More than a million people were treated at hospital emergency departments last year -- and figures for the first two months of this year show an increase of just under 8pc on the same period last year.
In some hospitals, the attendance figures for the first two months of this year were up by between 32-43pc.
In the Dublin commuter area, Tallaght emergency department saw just under 73,000 patients last year, followed by Our Lady of Lourdes hospital in Drogheda with just under 54,000.
Beaumont hospital came next with over 49,000 and the Mater hospital had over 48,000 while St James' Hospital had just under 46,000 attendances. St Vincent's Hospital had 40,000, Connolly Hospital had just under 32,000, Naas had 24,500, St Colmcille's had just under 20,000 and St Michael's in DunLaoghaire just under 14,000.
When the figures for the first two months of this year are compared with the same period last year, Our Lady of Lourdes in Drogheda had an 11.4pc increase in emergency patients and Beaumont had a 9.4pc increase, Connolly an 8.7pc rise, St James a 7.3pc rise and Tallaght a 7pc.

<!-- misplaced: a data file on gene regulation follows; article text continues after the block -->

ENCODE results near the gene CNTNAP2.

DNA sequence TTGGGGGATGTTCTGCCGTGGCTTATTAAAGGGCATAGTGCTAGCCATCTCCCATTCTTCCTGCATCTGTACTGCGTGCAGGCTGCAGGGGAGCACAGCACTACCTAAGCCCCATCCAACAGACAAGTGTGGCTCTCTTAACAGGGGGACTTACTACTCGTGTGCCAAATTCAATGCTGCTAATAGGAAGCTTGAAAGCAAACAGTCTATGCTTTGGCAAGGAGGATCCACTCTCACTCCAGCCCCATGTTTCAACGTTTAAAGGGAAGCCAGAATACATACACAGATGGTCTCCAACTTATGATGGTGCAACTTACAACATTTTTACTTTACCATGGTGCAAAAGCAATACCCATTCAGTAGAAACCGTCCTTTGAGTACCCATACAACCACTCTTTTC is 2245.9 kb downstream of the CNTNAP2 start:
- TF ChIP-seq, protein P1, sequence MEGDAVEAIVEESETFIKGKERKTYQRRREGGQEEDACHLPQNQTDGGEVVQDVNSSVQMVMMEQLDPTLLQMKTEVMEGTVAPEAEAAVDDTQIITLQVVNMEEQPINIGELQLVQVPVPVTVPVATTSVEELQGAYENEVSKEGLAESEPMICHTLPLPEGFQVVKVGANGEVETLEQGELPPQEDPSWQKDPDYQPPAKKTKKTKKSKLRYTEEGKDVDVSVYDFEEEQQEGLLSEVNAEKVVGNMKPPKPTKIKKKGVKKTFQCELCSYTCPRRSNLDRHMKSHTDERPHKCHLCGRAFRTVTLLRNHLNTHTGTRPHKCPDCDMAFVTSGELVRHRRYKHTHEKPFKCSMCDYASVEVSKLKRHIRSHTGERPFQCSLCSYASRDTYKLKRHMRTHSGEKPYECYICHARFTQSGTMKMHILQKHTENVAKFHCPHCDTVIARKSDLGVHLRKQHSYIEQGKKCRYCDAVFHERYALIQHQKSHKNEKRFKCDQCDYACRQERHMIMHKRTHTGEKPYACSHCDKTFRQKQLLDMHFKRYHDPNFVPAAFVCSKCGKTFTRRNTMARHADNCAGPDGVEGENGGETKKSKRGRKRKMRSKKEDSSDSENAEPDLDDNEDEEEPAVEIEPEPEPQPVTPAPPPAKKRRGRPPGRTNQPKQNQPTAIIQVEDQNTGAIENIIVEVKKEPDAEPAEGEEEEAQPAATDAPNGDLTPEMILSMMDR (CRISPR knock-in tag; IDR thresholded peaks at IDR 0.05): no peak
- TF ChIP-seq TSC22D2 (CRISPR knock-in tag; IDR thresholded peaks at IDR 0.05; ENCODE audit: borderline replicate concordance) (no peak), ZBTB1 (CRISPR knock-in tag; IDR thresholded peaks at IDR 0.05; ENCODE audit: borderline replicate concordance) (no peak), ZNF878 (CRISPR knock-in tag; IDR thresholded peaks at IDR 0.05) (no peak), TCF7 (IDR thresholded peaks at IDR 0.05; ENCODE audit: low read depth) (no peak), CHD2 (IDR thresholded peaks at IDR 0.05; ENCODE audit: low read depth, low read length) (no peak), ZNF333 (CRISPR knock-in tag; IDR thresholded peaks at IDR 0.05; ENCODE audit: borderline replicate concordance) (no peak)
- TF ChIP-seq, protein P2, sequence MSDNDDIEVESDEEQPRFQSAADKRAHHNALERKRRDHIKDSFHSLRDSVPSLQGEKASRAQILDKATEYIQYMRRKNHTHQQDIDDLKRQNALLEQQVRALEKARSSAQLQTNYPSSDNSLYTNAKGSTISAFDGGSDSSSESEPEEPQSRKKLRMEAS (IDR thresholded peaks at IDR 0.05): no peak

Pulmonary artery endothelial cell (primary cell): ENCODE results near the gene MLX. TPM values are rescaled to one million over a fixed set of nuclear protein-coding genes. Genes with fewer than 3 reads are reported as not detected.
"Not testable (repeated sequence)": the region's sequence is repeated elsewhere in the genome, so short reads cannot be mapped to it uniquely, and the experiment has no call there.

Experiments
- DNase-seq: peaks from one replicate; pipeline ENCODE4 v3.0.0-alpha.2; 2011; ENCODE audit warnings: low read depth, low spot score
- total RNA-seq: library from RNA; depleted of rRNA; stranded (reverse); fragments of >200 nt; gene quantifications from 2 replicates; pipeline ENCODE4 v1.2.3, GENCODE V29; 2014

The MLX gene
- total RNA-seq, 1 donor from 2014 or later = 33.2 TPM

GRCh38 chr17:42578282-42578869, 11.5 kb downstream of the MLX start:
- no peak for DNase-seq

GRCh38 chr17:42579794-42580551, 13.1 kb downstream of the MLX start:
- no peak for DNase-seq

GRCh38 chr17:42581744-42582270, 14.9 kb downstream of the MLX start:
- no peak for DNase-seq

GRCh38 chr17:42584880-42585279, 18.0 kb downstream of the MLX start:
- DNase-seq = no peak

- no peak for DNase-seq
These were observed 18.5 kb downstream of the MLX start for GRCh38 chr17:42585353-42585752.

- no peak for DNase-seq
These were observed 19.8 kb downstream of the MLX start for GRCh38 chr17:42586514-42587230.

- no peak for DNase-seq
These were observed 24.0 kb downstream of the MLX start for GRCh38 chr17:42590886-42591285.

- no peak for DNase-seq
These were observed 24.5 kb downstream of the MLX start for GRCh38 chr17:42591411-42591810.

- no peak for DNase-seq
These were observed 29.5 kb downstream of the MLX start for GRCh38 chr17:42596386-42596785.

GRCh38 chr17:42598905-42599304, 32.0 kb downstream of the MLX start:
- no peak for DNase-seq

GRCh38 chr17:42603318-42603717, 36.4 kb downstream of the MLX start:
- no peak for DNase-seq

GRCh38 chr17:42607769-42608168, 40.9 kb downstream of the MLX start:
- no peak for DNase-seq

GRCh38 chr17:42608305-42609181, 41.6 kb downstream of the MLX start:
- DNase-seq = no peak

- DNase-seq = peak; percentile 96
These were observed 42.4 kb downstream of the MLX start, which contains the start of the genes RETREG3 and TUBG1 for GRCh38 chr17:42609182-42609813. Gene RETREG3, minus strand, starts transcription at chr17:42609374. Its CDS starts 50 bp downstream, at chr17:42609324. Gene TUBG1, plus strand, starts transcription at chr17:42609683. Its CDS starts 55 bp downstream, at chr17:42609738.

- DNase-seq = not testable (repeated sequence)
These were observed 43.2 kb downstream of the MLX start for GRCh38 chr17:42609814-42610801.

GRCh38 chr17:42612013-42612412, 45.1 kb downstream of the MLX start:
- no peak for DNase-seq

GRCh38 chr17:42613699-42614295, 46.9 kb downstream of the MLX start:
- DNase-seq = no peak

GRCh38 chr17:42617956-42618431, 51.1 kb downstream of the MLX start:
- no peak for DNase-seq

Figures from the HSE show that the picture was even worse in other parts of the country.
The Mid West Hospitals Group saw over 96,000 emergencies, the Galway hospital group saw over 85,000 and Cork University Hospital saw just under 57,000.
Waterford Regional Hospital saw just under 50,000, the Midland Regional in Portlaoise saw 41,000, Wexford General Hospital saw 34,000 and St Luke's Hospital, Kilkenny saw 31,000.
When figures for the first two months of this year are compared with the same period last year St Luke's Hosp- ital in Kilkenny records a 43.7pc increase in the numbers attending.
Mayo General had a 32.5pc increase in emergencies and Our Lady's in Navan had a 32.1pc rise.
In complete contrast the numbers attending the South Infirmary in Cork for the two months dropped by almost 35pc and the figures for St Colmcille's in Loughlinstown in Dublin dropped by 15.4pc.